• January 18, 2011
  • 09:21 AM
  • 1,198 views

Physics of the Riemann Hypothesis

by Marco Frasca in The Gauge Connection

In this blog I discuss frequently about one of the Clay Institute’s Millenium Prize problems: Mass gap and existence of a quantum Yang-Mills theory. Sometime I also used the Perelman’s theorem containing Poincarè’s conjecture to discuss about some properties of quanum gravity and also Cramer-Rao statistical bound. Today on arxiv I have found a beautiful [...]... Read more »

Daniel Schumayer, & David A. W. Hutchinson. (2011) Physics of the Riemann Hypothesis. arxiv. arXiv: 1101.3116v1

  • January 18, 2011
  • 09:05 AM
  • 1,568 views

Evolution's Rainbow, from sparrows' stripes to lizard lesbianism

by Jeremy Yoder in Denim and Tweed

Evolutionary biology is not just the study of how living things change over time, but the study of how the diversity of living things changes over time. Diversity is the raw material sculpted by natural selection, carved into more-or-less discrete chunks by speciation, and lost forever in extinction.

Joan Roughgarden is even more preoccupied with diversity than most evolutionary biologists. Some of her earliest published studies examine the evolution of optimum niche width, the range of resourc........ Read more »

Clutton-Brock, T. (2007) Sexual selection in males and females. Science, 318(5858), 1882-5. DOI: 10.1126/science.1133311  

Roughgarden, J. (1972) Evolution of niche width. The American Naturalist, 106(952), 683-718. DOI: 10.1086/282807  

  • January 18, 2011
  • 09:00 AM
  • 1,518 views

The genetics and phenotypes of the Jamaican click beetle (Adaptive Recursion II)

by Kele in Kele's Science Blog

In my last post I started a new short series on some biologists’ attempts to solve what they call an “adaptive recursion” or in other words, to know the full story of a trait from the bottom level of the gene to the top levels of ecology and differential fitness. Ecological descriptions frequently become “just-so [...]... Read more »

Stolz U, Velez S, Wood KV, Wood M, & Feder JL. (2003) Darwinian natural selection for orange bioluminescent color in a Jamaican click beetle. Proceedings of the National Academy of Sciences of the United States of America, 100(25), 14955-9. PMID: 14623957  

  • January 18, 2011
  • 08:27 AM
  • 1,232 views

Evolving Linguistic Replicators: Major Transitions and Grammaticalisation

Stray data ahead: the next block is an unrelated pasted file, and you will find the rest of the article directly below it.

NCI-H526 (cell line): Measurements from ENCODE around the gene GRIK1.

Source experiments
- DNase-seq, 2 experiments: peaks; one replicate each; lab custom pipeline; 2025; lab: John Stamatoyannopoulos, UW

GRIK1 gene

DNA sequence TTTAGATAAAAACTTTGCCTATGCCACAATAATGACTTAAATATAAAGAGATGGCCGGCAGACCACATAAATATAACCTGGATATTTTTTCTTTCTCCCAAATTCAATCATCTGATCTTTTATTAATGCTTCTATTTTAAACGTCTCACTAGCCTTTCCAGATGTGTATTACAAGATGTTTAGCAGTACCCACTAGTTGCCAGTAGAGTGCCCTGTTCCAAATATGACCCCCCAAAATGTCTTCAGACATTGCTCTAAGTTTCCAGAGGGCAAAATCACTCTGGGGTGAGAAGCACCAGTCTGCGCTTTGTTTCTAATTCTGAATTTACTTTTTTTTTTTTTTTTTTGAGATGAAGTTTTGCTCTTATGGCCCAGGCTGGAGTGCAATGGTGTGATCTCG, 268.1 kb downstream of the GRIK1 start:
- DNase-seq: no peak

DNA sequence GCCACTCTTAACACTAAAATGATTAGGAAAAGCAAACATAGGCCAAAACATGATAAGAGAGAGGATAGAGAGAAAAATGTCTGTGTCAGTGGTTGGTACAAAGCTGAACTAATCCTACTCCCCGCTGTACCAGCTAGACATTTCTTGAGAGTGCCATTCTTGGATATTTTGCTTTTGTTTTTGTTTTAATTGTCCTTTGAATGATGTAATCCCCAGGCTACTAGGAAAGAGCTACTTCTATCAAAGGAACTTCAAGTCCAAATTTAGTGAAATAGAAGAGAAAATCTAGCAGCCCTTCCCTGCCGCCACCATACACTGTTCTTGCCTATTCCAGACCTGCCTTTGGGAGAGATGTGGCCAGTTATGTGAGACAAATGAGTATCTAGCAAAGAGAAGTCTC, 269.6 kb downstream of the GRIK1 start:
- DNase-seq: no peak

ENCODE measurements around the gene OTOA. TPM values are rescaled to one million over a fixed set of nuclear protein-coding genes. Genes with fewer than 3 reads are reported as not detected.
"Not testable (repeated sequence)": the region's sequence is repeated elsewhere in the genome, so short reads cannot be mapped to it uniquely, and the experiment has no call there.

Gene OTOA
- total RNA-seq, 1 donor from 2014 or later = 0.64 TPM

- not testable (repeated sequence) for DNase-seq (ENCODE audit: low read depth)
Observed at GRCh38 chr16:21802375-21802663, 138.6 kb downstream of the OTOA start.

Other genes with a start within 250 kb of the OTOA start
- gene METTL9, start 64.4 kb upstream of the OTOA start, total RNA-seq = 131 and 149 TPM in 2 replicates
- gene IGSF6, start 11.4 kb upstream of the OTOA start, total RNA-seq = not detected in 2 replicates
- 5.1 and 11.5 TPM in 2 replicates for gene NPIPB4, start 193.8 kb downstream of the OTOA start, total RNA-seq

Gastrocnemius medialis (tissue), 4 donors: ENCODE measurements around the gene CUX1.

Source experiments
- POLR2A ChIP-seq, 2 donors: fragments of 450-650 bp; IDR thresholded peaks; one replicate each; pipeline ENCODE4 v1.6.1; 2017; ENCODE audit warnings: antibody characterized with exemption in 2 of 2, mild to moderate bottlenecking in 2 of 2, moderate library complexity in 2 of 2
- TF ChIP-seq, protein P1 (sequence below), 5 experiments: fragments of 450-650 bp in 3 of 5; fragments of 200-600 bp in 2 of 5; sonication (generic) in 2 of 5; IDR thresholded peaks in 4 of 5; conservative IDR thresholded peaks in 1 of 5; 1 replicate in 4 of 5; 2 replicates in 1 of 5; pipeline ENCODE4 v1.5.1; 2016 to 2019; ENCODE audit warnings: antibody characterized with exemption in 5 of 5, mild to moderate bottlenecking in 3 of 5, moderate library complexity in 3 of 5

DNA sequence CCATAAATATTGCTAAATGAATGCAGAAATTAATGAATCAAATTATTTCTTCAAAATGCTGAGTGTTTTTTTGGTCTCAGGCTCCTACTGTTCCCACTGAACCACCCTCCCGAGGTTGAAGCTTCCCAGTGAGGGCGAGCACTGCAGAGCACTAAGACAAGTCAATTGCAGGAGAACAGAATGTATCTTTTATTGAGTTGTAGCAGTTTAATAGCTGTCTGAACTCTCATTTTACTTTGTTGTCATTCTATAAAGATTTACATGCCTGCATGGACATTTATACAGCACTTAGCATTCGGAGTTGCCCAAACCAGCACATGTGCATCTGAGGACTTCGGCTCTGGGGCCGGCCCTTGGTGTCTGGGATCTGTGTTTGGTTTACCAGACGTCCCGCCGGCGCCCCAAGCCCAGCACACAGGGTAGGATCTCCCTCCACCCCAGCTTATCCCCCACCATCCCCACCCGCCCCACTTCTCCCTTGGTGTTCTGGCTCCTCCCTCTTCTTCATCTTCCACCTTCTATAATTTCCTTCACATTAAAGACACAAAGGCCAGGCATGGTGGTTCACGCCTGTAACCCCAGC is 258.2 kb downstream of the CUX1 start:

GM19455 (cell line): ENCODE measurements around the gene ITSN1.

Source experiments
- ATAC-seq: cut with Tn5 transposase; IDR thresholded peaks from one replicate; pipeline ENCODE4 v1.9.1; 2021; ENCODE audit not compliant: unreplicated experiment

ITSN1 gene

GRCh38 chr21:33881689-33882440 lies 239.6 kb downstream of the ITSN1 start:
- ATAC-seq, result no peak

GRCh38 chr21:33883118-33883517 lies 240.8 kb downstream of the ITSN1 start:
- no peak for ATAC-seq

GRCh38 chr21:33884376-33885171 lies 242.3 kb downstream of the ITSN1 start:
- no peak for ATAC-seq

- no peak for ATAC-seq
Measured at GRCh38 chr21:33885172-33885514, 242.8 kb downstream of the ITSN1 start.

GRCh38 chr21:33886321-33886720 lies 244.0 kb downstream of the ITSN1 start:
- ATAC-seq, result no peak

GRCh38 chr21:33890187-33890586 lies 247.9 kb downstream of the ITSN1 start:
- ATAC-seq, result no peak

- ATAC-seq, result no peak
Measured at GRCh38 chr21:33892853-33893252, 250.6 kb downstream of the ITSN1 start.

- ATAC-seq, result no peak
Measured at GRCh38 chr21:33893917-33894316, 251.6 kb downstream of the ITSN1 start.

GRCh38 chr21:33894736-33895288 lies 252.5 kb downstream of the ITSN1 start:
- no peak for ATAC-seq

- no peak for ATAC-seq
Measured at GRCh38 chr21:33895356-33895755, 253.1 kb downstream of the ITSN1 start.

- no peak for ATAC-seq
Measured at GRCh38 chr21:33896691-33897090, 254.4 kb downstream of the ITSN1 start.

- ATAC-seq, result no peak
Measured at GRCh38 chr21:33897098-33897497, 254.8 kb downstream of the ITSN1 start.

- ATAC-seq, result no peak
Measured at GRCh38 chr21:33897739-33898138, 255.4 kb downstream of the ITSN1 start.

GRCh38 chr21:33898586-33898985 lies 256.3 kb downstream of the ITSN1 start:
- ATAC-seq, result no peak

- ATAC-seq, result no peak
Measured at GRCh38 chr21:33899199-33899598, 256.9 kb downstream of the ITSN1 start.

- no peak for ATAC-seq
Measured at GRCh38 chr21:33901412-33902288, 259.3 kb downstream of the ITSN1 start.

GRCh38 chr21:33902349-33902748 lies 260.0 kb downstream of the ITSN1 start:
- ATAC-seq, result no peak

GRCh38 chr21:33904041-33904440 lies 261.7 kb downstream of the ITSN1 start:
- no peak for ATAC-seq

by Wintz in A Replicated Typo 2.0

Just before Christmas I found myself in the pub speaking to Sean about his work on bilingualism, major transitions and the contrast between language change and the cultural evolution of language. Now, other than revealing that our social time is spent discussing our university work, the conversation brought up a distinction not often made: whilst language change is part of language evolution, the latter is also what we consider to be a major transition. As you evolutionary biologists will know, ........ Read more »

  • January 18, 2011
  • 07:49 AM
  • 1,722 views

Fact or fallacy, a survey of immunisation statements in the print media

by Grant Jacobs in Code for life






Most of us know anecdotally that print media on occasion present immunisation information incorrectly, but you can’t put a finger on how often and when without hard numbers.
A recent research article examining New Zealand newspapers puts numbers to the errors.
Helen Petousis-Harris led a team surveying the immunisation statements in articles printed in four national New Zealand newspapers [...]... Read more »

Petousis-Harris, H., Goodyear-Smith, F., Kameshwar, K., & Turner, N. (2010) Fact or fallacy? Immunisation arguments in the New Zealand print media. Australian and New Zealand Journal of Public Health, 34(5), 521-526. DOI: 10.1111/j.1753-6405.2010.00601.x  

  • January 18, 2011
  • 05:55 AM
  • 1,569 views

Not so wild thing

by Wellcome Trust in Wellcome Trust Blog

Different branches of biological research often use different model organisms. You’ve probably heard of some of them: E. coli, the standard organism for much bacterial research, the fruit fly Drosophila melanogaster in genetics, Arabidopsis thaliana in plant research. Another model organism is the nematode C. elegans. These tiny worms that live in rotting fruit are [...]... Read more »